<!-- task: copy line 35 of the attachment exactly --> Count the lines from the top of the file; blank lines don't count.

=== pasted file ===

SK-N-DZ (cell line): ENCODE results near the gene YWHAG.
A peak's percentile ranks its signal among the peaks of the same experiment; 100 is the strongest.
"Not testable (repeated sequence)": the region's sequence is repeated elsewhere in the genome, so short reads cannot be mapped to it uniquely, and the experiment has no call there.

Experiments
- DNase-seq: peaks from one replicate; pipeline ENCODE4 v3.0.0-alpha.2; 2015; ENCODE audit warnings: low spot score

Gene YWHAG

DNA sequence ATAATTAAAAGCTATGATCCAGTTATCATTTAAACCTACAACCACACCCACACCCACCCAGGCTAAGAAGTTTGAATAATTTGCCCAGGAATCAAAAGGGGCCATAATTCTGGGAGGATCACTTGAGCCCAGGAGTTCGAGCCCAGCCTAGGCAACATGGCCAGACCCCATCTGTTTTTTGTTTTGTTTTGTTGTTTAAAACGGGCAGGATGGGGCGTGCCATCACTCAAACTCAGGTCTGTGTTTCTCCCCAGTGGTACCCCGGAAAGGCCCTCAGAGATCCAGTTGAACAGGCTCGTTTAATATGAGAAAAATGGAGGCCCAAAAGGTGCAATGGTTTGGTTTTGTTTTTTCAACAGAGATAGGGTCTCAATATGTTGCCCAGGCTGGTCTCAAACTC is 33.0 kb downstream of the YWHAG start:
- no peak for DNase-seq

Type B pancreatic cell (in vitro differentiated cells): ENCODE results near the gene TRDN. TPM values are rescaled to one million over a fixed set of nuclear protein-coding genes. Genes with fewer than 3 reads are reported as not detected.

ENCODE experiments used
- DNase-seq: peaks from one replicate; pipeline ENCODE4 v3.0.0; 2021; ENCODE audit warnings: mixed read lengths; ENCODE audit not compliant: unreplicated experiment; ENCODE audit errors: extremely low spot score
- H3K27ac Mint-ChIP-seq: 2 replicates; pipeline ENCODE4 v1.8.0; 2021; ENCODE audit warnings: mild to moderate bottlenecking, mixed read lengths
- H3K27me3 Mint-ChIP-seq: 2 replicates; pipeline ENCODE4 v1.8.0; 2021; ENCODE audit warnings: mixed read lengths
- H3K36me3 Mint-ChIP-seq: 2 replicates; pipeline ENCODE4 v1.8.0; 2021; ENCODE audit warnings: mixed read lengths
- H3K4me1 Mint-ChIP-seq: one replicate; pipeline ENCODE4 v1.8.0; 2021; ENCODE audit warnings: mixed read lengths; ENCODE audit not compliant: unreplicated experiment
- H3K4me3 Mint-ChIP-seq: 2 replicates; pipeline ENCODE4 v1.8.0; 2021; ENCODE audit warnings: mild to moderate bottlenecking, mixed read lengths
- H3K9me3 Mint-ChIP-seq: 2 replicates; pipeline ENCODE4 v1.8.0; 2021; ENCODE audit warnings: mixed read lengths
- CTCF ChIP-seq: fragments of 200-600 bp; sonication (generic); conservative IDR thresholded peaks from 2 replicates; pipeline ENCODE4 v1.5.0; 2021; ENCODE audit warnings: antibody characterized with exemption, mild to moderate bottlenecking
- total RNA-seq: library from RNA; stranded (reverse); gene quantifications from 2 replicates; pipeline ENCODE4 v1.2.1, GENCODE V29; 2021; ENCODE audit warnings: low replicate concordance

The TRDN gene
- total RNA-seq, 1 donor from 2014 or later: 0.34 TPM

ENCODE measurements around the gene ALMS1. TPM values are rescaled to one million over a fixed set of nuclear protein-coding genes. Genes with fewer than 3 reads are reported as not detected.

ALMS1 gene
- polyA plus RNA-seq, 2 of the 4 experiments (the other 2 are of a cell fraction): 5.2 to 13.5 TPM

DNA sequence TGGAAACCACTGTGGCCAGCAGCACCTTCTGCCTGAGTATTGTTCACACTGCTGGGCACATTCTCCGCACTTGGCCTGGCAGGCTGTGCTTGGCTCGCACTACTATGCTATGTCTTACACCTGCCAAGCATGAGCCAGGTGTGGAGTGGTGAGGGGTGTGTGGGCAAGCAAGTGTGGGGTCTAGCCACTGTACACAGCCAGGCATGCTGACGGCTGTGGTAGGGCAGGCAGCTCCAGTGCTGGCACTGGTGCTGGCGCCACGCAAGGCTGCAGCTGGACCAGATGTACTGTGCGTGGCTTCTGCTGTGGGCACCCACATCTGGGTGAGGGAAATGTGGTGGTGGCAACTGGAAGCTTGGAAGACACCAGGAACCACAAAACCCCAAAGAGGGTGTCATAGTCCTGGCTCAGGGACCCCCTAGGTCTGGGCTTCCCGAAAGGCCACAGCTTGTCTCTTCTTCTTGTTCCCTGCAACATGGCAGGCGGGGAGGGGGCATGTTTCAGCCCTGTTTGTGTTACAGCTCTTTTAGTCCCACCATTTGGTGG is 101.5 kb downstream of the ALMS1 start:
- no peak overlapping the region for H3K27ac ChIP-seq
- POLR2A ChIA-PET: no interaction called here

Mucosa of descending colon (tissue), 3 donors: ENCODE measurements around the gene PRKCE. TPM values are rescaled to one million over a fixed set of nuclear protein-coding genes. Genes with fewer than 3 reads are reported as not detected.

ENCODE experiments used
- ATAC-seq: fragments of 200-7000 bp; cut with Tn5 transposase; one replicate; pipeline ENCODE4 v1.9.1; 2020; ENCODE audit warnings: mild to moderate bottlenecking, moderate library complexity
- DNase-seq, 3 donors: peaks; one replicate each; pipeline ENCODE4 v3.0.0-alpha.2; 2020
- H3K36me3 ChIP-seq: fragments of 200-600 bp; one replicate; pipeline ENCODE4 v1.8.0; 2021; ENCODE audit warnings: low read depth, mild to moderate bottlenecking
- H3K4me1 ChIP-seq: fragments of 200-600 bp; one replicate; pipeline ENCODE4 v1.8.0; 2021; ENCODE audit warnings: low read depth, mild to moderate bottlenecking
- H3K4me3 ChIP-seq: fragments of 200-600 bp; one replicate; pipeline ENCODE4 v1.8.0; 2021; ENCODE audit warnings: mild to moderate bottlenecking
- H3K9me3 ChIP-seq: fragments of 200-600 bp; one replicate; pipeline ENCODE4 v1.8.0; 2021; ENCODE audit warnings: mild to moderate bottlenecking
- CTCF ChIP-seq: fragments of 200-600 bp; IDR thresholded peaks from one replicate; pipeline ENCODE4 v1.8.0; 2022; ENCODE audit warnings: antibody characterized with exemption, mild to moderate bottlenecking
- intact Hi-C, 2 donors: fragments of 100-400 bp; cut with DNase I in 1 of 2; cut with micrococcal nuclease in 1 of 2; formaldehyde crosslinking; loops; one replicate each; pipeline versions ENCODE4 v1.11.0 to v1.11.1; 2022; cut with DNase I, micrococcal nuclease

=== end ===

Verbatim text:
- H3K9me3 ChIP-seq: fragments of 200-600 bp; one replicate; pipeline ENCODE4 v1.8.0; 2021; ENCODE audit warnings: mild to moderate bottlenecking